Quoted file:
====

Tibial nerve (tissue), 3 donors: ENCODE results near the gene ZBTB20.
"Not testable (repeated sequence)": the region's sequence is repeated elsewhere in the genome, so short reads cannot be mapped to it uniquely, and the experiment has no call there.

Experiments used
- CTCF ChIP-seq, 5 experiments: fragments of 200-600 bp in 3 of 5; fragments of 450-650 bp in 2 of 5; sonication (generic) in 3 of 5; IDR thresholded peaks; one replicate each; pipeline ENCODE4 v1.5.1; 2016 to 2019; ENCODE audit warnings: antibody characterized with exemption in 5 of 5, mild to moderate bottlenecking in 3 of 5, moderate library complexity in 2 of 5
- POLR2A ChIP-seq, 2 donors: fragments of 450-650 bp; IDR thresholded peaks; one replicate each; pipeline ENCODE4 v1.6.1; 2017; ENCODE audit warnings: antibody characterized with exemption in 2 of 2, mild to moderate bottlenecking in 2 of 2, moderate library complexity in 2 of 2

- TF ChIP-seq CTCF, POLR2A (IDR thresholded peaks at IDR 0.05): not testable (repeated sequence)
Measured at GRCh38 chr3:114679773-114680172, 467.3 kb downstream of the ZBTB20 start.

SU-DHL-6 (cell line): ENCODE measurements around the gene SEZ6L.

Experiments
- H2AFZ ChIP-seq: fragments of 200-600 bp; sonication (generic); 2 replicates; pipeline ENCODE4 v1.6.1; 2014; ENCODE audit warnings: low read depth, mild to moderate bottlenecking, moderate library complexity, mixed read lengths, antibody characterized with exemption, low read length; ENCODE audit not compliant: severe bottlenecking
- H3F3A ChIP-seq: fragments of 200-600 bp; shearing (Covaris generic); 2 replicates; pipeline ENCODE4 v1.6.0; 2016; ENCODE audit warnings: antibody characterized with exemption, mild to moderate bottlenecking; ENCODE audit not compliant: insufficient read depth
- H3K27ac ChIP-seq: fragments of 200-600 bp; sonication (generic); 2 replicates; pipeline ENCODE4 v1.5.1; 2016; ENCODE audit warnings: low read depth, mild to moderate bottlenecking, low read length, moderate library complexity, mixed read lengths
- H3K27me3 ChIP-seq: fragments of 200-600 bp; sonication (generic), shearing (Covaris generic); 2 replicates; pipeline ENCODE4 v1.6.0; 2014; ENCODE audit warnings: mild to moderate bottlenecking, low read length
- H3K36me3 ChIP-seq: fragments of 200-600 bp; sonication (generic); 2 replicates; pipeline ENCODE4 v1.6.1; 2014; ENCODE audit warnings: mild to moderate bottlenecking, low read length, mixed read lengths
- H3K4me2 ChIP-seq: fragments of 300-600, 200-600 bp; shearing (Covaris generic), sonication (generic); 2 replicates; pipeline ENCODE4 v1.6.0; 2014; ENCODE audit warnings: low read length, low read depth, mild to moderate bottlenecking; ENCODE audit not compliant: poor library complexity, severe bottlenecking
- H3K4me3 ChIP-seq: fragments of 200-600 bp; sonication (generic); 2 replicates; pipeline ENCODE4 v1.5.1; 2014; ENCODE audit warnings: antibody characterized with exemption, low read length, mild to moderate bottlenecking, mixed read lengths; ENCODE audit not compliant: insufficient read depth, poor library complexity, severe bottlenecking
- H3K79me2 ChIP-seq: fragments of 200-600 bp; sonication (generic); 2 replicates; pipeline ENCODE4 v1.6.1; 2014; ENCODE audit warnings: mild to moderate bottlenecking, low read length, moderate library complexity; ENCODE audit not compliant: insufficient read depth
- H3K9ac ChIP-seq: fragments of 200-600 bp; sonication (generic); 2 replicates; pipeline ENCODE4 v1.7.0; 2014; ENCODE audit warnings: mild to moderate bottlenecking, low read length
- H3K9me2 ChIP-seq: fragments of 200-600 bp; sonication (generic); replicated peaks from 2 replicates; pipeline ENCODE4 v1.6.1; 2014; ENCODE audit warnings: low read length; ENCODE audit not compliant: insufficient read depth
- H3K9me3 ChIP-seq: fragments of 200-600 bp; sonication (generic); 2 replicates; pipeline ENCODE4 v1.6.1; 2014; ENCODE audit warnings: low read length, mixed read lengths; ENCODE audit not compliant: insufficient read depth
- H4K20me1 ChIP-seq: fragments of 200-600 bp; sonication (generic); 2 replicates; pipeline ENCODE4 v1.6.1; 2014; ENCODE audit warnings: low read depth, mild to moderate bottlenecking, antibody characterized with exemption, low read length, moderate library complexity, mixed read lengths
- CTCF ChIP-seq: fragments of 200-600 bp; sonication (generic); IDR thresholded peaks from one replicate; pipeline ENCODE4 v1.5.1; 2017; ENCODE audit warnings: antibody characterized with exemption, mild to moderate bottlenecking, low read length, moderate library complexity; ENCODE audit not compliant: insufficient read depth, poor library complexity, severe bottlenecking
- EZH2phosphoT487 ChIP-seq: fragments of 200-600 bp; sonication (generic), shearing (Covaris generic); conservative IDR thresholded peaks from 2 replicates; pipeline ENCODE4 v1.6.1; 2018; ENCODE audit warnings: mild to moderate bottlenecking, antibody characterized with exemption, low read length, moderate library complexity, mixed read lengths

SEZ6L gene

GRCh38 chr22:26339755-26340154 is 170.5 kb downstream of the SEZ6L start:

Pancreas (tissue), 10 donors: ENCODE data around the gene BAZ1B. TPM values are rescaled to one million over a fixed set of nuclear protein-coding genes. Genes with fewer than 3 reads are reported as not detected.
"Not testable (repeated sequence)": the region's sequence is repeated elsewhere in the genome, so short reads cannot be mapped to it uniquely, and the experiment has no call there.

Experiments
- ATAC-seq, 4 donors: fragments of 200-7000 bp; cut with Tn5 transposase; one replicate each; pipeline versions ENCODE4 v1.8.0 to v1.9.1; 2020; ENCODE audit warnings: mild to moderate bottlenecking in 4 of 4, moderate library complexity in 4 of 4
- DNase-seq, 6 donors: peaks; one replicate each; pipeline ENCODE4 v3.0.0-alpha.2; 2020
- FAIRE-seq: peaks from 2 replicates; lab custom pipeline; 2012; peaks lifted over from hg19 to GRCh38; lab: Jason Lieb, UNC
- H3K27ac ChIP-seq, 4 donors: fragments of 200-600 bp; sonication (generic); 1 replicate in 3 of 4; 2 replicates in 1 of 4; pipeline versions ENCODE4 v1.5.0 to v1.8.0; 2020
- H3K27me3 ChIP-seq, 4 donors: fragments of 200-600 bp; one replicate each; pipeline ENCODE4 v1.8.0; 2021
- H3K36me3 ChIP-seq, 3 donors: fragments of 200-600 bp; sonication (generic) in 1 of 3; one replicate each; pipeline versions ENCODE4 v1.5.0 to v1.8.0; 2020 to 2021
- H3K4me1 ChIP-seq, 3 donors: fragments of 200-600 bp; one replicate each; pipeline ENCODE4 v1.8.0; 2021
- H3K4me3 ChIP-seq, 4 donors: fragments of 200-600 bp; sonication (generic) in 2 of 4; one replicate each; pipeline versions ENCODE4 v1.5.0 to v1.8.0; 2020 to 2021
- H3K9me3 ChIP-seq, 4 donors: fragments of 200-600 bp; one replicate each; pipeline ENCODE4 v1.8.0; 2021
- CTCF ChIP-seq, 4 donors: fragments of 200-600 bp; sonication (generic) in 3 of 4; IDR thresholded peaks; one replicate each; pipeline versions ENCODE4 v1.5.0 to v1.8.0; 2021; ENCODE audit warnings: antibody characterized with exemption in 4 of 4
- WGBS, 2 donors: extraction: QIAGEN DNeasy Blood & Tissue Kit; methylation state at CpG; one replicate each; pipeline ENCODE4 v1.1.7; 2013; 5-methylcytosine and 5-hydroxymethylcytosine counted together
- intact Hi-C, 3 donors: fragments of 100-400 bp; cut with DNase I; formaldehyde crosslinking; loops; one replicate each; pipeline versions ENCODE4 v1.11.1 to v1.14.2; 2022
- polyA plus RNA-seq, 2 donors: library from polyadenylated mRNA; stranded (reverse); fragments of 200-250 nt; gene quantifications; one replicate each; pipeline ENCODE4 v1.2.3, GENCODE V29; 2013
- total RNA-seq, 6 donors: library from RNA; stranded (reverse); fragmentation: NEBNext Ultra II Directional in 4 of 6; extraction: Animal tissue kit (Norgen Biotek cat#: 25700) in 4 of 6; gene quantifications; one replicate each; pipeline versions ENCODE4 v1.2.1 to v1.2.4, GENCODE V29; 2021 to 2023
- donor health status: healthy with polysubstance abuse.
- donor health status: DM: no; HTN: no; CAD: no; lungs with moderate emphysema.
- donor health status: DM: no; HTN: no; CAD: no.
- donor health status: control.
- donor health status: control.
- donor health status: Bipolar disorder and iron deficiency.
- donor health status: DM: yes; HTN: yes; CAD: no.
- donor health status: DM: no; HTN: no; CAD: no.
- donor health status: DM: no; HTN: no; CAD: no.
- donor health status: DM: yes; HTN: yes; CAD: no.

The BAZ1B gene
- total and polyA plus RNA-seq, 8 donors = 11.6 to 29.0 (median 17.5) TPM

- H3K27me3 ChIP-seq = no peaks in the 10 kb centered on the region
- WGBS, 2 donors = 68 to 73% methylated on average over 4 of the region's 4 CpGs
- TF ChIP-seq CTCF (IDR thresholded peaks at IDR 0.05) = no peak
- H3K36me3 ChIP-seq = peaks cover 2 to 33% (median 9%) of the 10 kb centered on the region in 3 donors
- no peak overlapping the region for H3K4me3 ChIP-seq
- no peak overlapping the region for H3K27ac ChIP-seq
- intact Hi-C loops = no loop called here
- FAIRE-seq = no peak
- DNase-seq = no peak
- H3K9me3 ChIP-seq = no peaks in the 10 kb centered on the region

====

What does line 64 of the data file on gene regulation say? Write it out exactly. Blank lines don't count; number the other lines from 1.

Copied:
- H3K9me3 ChIP-seq = no peaks in the 10 kb centered on the region